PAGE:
Hi, I’m Tracy. Once upon a fairly recent time, I was diagnosed with invasive breast cancer and it totally changed my life. This year there will be at least 250k others diagnosed with the same. Although we are all completely different, we share something unique and special. Welcome to my blog – let’s see how it goes.
My plan is to share random cancer-related inspiration, practices, experiences, triumphs, and humor (it’s ok to laugh, really) with anyone who finds my perspective interesting, uplifting, ridiculous, annoying or genius. Some of my posts are about cancer and some are about things like self-reflection and love and gratitude. My hope is that I will bring together a community of people who may or may not have been affected by cancer or other potentially negative afflictions, as well as anybody else interested in practicing a mindful, positive approach to living life.
Here’s why I’m not doing this. I’m not doing this to soapbox, grandstand, dispense medical advice, profess infinite wisdom, garner pity, reveal cutting edge but little known breakthroughs in cancer research, create controversy, or attract and provide a forum for offensive, intolerant blog commentators that have nothing better to do with their time than criticize others (in fact, get over yourselves, people like that). I’m pretty certain that other reasons to not do this will reveal themselves in time – many of which will have something to do with people telling me I’m clueless and make a lot of typos– but I can deal. I had breast cancer so I’m super tough now.
Here are a few reasons why I am doing this. I can’t sleep because I spend half the night trying to remember stuff to tell people with breast cancer, most of whom I’ve never even met. I know there’s already loads of stuff on the internet about cancer, but when I looked for what I needed to help me get a grip on things, I came up short. I wanted to find information on things like “what to wear when you go from a 34D to a training bra.” Nothing. Or “how to get your dress over your head, post-mastectomy.” Nada. That was discouraging, particularly because I consider myself to be an excellent googled. Since starting this blog, I’ve come to realize that there is much more I’m searching for.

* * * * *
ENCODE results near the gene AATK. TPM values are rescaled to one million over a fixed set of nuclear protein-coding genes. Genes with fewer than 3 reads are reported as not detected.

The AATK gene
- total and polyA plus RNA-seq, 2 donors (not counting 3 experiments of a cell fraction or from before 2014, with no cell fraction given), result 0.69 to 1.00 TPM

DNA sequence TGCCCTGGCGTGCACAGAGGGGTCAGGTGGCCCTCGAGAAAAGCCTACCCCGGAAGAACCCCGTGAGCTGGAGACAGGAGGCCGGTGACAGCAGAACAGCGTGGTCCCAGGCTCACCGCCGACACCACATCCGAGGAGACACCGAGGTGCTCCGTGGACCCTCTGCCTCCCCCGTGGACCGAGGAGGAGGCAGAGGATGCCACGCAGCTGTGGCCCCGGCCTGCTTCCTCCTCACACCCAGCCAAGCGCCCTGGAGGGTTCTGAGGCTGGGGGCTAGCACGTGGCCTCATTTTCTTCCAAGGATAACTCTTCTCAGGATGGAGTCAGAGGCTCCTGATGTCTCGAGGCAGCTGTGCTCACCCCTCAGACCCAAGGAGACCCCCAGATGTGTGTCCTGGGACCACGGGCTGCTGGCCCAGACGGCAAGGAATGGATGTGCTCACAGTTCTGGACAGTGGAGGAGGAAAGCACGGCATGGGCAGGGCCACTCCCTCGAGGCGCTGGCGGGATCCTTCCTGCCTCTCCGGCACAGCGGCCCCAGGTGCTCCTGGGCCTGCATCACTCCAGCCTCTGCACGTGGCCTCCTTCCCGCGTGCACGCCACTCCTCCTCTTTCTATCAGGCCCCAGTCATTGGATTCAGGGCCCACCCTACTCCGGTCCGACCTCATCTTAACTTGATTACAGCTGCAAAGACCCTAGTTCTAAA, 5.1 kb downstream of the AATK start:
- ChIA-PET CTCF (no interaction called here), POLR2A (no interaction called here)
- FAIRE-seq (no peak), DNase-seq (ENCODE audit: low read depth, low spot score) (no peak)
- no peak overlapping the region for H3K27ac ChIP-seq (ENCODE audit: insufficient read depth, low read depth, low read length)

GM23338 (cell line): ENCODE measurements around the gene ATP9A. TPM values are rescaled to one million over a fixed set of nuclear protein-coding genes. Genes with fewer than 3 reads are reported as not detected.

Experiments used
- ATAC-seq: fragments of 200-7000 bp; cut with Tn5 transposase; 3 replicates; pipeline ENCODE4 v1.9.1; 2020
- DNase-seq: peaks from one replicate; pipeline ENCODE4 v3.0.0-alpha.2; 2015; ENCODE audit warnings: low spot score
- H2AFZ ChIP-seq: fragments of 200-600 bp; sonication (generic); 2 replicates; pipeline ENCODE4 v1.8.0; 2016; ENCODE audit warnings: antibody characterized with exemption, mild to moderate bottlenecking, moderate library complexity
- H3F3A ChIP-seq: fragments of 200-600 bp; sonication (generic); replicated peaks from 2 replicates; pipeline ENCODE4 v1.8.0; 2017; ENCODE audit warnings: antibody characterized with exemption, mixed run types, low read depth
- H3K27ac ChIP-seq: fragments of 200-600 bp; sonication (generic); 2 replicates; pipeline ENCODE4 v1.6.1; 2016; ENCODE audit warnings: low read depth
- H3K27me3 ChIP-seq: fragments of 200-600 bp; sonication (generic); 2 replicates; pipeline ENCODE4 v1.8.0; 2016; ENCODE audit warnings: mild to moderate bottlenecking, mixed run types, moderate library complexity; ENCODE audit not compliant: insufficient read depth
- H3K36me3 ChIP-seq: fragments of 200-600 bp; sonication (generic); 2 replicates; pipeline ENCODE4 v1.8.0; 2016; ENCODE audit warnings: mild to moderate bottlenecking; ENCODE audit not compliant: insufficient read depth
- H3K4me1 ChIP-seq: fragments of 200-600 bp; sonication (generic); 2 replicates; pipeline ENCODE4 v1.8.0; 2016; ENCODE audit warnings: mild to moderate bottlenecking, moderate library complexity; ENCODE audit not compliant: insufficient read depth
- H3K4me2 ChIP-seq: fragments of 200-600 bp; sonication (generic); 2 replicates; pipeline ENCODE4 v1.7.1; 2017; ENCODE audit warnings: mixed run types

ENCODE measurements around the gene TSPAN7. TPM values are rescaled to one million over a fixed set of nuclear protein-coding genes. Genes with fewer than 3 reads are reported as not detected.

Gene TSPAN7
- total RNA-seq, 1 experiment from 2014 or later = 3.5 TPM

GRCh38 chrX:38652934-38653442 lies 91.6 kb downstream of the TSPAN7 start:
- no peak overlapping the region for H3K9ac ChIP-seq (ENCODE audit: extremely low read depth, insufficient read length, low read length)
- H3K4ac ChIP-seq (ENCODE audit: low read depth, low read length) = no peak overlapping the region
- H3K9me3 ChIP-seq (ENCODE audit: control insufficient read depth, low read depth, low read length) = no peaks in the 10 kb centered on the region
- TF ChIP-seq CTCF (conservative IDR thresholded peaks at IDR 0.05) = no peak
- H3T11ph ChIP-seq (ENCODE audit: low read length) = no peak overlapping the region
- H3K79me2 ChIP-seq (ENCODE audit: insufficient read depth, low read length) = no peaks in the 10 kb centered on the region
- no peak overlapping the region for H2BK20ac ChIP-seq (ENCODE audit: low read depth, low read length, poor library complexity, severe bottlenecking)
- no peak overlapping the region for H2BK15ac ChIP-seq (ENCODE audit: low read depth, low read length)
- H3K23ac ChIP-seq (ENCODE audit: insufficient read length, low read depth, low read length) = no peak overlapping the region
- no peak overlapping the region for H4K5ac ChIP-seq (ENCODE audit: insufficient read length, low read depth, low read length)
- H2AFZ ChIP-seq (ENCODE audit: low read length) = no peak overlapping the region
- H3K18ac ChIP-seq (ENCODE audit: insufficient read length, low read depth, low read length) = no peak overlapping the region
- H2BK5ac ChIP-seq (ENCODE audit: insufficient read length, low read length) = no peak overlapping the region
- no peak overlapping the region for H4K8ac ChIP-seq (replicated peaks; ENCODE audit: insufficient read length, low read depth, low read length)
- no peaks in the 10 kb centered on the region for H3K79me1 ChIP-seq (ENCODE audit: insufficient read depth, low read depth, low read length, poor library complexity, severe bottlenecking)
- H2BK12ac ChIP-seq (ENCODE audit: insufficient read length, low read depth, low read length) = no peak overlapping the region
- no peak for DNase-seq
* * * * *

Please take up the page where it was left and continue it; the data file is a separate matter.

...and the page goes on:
Writing helps me wrap my brain around some pretty cool stuff, and it makes me a better person. I determined, early on, to gain something from this deal besides drugs and time off, and opted for personal growth. Because life with cancer, and life in general for that matter, is dynamic, and has infinite nuances, the evolution of this project will likely be, too. I’ve updated this post countless times in the last couple months because my experience continues to impact my life in new ways.
Having cancer is not a one-size-fits-all situation. Being told that I had cancer lumped me into a demographic that I didn’t want to be a part of. I was suddenly a statistic, my data a plot on a scatter point chart. This didn’t sit well with me. I wasn’t willing to not be who I was the day before my diagnosis. Still, I felt myself reaching out to other women who had shared the experience and seized every opportunity to share stories. Sometimes I left these conversations feeling better and other times ready to crawl under a rock. It occurred to me then that I needed to be very careful that my glass stay half full, and surround myself with positive energy. If I had to have cancer, which apparently I did, I wanted to sit at the cool kids’ table with the jocks and cheerleaders, fit and stylish.
Cancer is unique to everyone because everyone is unique. Following this logic, our goal should be to retain our uniqueness. Just because we have cancer doesn’t mean we are cancer. We arrived to this place from diverse social groups, with individual style, personalities, and perspectives. I am grateful that I was able to find a way to stay positive through all of this, and hope that some of my stories will inspire others to find the their own cancer coping mojo.
The bond between us should be a positive one, forged through the collective insight we’ve been given through this beast. Cancer sucks, and it changes you, but it doesn’t have to call every shot in your life. Why not make a few positive changes of your own? Even the darkest days offer gifts, should you choose to accept them. For me, those gifts have been a heightened ability to give and accept love, to leave in a state of peace and to practice gratitude for the endless blessings I’ve been given and to be happy. I may not be in control of everything that comes my way, but I am, most definitely, in control of that.
Welcome to my blog. Be well.